Regardless of SpaceX, China is Not Resting in its Quest for Space Supremacy

With the launch of the SpaceX rocket on Saturday, May 30, America has taken a big step in the race for supremacy in space. Nonetheless, China, as usual in the previous decade, is not inclined to provide the United States with an open path, but intends to make his own mark in the race.

China’s Space Progress

It has been almost two decades since China launched a manned space mission for the first time. At the end of 2003, Beijing sent Yang Liwei into orbit. Since then he has been celebrated as a national hero and an inspiration for upcoming generations. To date, ten more Chinese astronauts have followed in Yang’s footsteps.

However, the total of nine men and two women will not be maintained for much longer, as China has been consistently expanding its ambitious space program for years — and as with all Chinese projects, this too at immense speed, effort and financial commitment.

It was not until the beginning of May that the Chinese space agency tested a new spacecraft prototype. The capsule launched unmanned from the southern Chinese island of Hainan, circled the earth for a good two and a half days during which various devices and functions onboard the space shuttle was tested remotely. Just over a week later, the space shuttle hung on a giant parachute and landed safely in the no-man’ s-land of northern China.

China’s New Space Capsule

According to latest media reports, the new Chinese space capsule aims to carry up to seven astronauts into space at the same time. Zhou Jianping, the chief developer of China’s manned space program, appeared in Beijing the previous Sunday and stated that China’s space travel, unlike the May project, will not be restricted to Earth orbit flights in the future. Instead, China seeks to go to the moon and even beyond it.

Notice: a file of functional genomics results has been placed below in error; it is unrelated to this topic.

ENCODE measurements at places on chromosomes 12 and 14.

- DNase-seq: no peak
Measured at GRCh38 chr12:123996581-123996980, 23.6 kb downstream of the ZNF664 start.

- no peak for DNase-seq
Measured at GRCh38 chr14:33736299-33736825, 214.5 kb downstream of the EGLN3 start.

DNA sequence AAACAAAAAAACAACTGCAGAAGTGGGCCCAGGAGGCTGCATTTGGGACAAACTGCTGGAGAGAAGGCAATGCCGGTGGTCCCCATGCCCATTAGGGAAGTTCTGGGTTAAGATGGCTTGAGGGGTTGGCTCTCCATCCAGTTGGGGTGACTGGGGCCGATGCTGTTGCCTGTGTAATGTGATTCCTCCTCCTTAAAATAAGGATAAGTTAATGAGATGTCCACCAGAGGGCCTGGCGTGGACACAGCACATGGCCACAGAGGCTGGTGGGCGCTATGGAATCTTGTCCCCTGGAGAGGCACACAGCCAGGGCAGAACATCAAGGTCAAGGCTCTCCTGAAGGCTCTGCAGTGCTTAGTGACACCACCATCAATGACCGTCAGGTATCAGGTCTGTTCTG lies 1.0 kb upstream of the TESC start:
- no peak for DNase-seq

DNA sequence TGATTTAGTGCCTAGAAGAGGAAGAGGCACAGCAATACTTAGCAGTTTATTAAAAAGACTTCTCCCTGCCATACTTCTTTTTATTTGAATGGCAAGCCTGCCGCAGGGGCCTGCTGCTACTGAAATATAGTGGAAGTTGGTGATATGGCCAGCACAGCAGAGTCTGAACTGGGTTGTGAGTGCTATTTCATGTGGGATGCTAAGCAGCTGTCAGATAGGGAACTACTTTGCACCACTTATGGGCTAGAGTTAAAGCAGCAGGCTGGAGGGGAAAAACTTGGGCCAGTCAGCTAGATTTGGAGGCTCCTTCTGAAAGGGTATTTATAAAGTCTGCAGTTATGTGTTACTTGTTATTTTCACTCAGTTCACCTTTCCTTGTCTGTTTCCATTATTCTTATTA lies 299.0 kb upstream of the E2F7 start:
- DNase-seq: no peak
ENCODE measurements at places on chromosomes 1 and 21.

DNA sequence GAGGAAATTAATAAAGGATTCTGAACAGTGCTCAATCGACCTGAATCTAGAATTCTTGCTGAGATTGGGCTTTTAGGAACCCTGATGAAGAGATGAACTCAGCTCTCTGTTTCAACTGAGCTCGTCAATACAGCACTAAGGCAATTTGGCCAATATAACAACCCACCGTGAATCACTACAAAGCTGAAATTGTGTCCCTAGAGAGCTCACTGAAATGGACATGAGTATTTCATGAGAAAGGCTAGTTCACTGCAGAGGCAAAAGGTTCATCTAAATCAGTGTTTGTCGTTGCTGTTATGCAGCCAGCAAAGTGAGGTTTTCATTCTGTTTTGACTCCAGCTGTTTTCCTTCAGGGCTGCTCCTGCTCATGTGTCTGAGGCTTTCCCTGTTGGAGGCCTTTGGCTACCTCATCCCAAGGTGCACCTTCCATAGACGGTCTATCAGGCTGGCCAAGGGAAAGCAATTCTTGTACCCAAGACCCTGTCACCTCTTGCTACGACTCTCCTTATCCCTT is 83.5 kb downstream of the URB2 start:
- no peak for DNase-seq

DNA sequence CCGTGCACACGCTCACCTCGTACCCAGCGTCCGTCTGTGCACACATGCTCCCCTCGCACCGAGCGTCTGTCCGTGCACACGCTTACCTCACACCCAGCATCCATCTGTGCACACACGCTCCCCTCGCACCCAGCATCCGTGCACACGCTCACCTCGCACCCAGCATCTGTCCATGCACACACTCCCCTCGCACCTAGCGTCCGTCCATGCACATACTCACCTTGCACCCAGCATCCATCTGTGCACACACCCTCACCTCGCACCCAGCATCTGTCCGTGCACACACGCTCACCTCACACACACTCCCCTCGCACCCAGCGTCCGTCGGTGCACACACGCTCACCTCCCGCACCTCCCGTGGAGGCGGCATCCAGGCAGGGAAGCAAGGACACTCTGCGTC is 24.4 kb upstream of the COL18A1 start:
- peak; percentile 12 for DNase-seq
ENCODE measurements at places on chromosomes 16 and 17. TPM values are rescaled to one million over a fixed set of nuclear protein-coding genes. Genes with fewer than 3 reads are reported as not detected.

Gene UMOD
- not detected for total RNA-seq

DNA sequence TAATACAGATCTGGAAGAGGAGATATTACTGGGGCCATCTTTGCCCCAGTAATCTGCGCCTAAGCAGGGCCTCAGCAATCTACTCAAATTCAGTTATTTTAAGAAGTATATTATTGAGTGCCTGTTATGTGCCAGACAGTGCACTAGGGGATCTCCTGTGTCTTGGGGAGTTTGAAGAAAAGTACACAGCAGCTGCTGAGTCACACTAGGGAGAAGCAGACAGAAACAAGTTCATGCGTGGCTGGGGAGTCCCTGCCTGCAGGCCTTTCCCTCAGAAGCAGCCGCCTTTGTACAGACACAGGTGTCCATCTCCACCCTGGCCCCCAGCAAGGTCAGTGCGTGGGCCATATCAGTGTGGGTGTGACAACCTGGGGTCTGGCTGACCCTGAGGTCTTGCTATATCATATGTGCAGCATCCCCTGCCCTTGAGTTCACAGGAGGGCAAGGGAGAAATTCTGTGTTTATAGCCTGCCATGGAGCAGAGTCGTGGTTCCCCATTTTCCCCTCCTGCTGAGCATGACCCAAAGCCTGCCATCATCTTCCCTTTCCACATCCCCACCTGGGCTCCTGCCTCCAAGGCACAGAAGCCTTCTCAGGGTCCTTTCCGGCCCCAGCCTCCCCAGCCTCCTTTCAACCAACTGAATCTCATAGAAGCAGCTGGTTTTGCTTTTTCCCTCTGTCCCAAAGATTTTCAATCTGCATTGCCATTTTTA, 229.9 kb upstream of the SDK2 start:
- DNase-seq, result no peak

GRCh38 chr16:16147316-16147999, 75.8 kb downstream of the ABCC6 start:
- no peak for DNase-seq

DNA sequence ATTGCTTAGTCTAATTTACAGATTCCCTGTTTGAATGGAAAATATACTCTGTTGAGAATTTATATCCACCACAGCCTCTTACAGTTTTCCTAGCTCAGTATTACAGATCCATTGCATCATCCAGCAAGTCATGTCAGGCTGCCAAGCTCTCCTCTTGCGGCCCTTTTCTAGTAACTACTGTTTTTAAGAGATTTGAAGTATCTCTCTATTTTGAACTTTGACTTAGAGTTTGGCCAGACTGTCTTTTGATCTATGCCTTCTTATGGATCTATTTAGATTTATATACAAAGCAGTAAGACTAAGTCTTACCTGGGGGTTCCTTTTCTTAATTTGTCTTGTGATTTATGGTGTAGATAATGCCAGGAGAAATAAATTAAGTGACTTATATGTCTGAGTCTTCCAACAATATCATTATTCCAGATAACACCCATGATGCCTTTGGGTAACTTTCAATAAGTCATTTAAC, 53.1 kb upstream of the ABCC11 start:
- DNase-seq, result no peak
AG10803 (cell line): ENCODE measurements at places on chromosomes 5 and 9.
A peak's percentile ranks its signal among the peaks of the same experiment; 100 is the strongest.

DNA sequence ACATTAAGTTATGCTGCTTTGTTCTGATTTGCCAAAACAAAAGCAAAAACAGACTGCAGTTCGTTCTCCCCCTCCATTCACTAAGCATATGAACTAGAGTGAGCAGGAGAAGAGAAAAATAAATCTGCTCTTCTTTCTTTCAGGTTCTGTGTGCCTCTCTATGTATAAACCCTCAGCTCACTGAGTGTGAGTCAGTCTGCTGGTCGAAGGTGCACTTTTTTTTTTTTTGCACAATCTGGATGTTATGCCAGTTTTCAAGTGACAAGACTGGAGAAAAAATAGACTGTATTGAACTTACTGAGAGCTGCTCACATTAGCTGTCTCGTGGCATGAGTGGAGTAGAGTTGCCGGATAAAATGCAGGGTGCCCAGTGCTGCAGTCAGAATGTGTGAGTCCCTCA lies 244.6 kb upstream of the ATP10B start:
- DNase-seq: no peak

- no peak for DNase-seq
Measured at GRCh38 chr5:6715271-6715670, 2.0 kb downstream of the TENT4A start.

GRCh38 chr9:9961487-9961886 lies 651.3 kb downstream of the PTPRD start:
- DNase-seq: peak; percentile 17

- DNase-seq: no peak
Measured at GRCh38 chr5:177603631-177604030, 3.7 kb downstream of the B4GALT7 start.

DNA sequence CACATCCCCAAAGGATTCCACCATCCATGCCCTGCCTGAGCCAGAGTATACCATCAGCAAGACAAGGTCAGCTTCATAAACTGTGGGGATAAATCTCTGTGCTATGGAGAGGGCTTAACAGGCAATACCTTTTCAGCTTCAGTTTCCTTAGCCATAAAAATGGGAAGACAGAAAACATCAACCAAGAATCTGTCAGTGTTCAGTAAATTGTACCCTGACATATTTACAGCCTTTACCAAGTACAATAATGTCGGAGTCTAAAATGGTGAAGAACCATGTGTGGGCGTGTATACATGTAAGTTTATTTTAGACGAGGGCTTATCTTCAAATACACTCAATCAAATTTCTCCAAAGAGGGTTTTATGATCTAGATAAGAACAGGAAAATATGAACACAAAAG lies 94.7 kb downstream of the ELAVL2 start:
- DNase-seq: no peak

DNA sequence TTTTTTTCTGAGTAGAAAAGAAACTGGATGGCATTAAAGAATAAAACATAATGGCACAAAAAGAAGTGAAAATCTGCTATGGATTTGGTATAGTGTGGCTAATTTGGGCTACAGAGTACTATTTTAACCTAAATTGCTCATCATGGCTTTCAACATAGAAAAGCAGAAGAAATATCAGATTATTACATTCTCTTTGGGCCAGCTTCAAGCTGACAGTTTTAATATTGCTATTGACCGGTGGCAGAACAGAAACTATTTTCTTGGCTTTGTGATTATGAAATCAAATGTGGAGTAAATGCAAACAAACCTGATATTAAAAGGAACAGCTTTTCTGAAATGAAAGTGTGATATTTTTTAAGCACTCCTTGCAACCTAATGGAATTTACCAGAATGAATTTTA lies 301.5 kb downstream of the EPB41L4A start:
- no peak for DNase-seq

In order to facilitate China’s ambition vision, the roadmap stipulates that a new, relatively large space station will first be put into orbit in the next few years. Moreover, a Chinese woman is set to go to the moon for the first time within the next ten years.

Beijing Wants it All

For the communist leadership in Beijing, the space program is about more than just research and science. The project is also associated with enormous political and propaganda component, especially with regard to China’s hegemonic aspirations.

The country is focussed and expresses a “strictly business-attitude” when asked about its plans for space. While the American NASA and the European ESA like to present themselves relatable and accessible, the Chinese space agency is strict and almost martial in its modus operandi. In China, space travel is classified and a matter for the military. Moreover, like everything in China, space travel is under the command of the Communist Party and its leader, head of state Xi Jinping.

‘Strong Space Nation’

Wu Weiren, head of the Chinese space program, said that Xi Jinping ordered him to explore the universe and make China a strong space nation. One now seeks to realize the leader’s vision for his country.

There are no official figures about the budget of the Chinese space program. The estimates range from around two to eight billion euros per year. Unlike in Europe or the USA, the dictatorship in China does not openly discuss the advantages and disadvantages of spending on space – it does not have to.

Moreover, due to the lack of elections or legislative periods in China, long-term planning of the Chinese space program is also much easier than in democratic nations. China is, therefore, in a comfortable situation to face the race for space supremacy and is evidently not only inclined to obtain the latter but willing to achieve success at all cost.